LINCOLN, Edwin Hale (1848-1938)
Wild Flowers of New England Photographed from Nature and Published: Parts II, III, IV, and VIII
Pittsfield, MA: 1904. (15 x 13 inches). Four portfolios, each portfolio with title, part title and two leaves of index, comprising 85 photographs, tipped onto heavy rag paper mounts with letterpress captions giving the subject's Latin binomial and common name in English. Within 4 cloth portfolios lettered in gilt.
85 photographs from Edwin Hale Lincoln's magnificent record of the wild flowers of New England: a masterpiece of American photography and an essential component of early twentieth-century American artistic sensibility.
Edwin Hale Lincoln (1848 - 1938) was born in Westminster, Massachusetts. Following service in the Civil War as a drummer boy and work as a page in the Massachusetts House of Representatives, he entered the photographic profession in Brockton in 1876. His early work included photographing yachts under full sail and documenting large estates. He visited Lenox initially in 1883 and moved permanently to the Berkshire area ten years later. His move coincided with the height of the development of Berkshire's "Summer Cottages," and Lincoln photographed many of these grand structures in the following years. Also at the end of the 19th-century, Lincoln began what was to become an extensive study of New England wild flowers, all photographed with a large-format view camera. The complete work, self-published between 1910 and 1914 in sixteen parts, forming eight volumes consisting of 400 platinum prints. This remarkable group of photographs from Lincoln's superb modernist photobook produced between 1893 and 1914 reveals Lincoln's direct and straightforward vision, his skill as a large format photographer, and his craftsmanship in producing notoriously difficult platinum prints. By combining the philosophical outlook of the Transcendentalists with a cool aesthetic modernism, the photographer's clear and precise approach to image-making stands out from the soft-focus styles of his Photo-Secessionist contemporaries. A proto-conservationist, Lincoln was painstaking in his attempts to photograph each specimen without further endangering the species: with this in mind he would carefully dig up the selected plant, wrap the roots in moss, and return to his studio. Here he replanted his finds, allowing them to continue to grow until they reached their peak. He then took the required photograph using only the natural light from a window in his studio, taking only a single exposure of each plant. The large negative was quickly developed and printed by hand on platinum paper. After the exposure was made, the plant was returned unharmed to the spot in the woods where he had found it. Lincoln's care and attention to the individual plants seems to have suffused the resulting images with vivacity, while his use of the platinum process, along with close-up shots against flat backgrounds, resulted in tonally complex images with remarkable depth. "With slow looking, each [print] becomes a marvel of order and ornament. Nature itself emerges as an artist of infinite inventiveness...Like Thoreau, [Lincoln] had a reverence for nature that was as uncompromising as his coolly objective vision" (Johnson). Lincoln developed strong connections with the American Arts & Crafts movement and his work appeared in several issues of Gustave Stickley's The Craftsman, the movement's preeminent publication. Lincoln's photographs of New England's wild flowers clearly portrayed in fine detail against plain backgrounds and handsomely printed with a strong range of tones can be viewed as elegant precursors to the "straight" and "pure" modernist photographs produced in the later 1920s and 1930s by Imogen Cunningham, Edward Weston, Ansel Adams, and other members of the loosely associated Group f.64. Part II: Honeysuckle, Dogwood, and Saxifrage Families. Part III: Rose Family Part IV: Rose and Heath Families. Part VIII: Mint and Figwort Families.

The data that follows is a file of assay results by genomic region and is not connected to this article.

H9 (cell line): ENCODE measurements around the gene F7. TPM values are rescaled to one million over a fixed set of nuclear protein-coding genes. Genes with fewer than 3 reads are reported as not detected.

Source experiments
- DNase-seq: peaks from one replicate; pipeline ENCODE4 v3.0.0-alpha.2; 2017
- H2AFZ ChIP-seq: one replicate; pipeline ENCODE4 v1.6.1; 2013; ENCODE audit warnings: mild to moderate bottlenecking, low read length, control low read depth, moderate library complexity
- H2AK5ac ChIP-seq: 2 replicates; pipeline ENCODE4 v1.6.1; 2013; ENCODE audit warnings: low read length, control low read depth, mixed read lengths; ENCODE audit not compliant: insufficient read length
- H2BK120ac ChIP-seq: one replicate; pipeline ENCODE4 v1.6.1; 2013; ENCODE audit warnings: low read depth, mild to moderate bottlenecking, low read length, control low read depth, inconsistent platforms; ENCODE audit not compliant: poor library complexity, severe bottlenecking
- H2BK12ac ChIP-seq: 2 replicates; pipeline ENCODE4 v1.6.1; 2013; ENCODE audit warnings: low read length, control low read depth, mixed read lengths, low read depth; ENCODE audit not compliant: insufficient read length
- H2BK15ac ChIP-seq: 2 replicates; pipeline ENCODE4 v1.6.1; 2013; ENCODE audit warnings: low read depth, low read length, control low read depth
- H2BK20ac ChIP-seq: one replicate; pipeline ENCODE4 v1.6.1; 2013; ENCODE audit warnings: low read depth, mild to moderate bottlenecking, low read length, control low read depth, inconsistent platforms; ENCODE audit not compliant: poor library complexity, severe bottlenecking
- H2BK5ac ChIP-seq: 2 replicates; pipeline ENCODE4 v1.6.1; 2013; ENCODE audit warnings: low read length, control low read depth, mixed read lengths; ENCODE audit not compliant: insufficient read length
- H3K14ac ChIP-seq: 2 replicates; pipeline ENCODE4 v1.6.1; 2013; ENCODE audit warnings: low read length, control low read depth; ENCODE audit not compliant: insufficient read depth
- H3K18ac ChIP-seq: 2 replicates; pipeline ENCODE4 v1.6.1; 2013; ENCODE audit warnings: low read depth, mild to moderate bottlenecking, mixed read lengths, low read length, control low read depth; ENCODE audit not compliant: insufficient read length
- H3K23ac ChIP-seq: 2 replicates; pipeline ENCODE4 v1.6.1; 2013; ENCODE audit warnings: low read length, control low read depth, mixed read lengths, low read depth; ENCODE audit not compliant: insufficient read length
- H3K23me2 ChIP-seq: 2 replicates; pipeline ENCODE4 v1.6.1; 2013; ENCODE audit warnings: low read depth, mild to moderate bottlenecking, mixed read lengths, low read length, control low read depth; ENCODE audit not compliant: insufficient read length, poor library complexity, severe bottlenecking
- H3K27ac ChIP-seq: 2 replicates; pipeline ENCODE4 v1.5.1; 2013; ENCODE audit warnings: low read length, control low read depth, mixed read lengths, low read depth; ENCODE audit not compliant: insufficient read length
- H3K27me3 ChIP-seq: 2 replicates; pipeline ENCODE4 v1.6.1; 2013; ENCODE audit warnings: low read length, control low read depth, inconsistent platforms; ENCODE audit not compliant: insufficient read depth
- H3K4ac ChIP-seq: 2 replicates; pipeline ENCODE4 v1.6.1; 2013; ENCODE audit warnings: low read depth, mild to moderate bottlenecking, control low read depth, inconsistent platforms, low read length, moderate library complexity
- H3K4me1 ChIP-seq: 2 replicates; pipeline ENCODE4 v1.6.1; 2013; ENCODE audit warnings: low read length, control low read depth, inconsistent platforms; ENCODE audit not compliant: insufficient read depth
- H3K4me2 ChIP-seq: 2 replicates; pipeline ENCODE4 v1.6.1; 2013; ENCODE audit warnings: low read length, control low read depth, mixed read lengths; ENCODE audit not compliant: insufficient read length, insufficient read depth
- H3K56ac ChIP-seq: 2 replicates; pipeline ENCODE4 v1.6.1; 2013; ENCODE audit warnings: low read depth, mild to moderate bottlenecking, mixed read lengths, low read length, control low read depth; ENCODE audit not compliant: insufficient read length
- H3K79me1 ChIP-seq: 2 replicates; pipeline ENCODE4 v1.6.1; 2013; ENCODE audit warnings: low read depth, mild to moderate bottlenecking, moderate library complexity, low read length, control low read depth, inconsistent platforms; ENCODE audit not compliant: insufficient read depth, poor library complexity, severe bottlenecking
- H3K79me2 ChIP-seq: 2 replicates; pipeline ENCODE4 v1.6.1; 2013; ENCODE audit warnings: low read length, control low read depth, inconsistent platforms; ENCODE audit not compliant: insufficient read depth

William B. Becker, "Permanent Authentic Records: The Arts & Crafts Photographs of Edwin Hale Lincoln," in History of Photography: an International Quarterly, vol. 13, no. 1, January 1989; Keith Davis, An American Century of Photography: From Dry-Plate to Digital, second edition, (Kansas City, 1999), pp. 57-58, pl. 49; William Ewing, Flora Photographica (London, 1991), pl. 73; Lisa Bush, Hankin'No Record So True': The Wildflower Photographs of Edwin Hale Lincoln, 1848-1938, September 19-October 26, 20O2.(Richard York Gallery Exhibition Catalogue); A Persistance of Vision: photographs by Edwin Hale Lincoln. (Lenox, Ma., 1981). (Lenox Library Association / Berkshire Museum Exhibition Catalogue); OCLC 15680365; RLIN NYPG82-B1373; William Robinson, A Certain Slant of Light: The First Hundred Years of New England Photography (Boston, 1980), pp. 170-72, p. 228; Julia Van Haaften, From Talbot to Stieglitz: Masterpieces of Early Photography from the New York Public Library (New York, 1982), p. 17, pls. 66 and 67. Ken Johnson, "Edwin Hale Lincoln: 'No Record so True'" in The New York Times, 18 October 2002.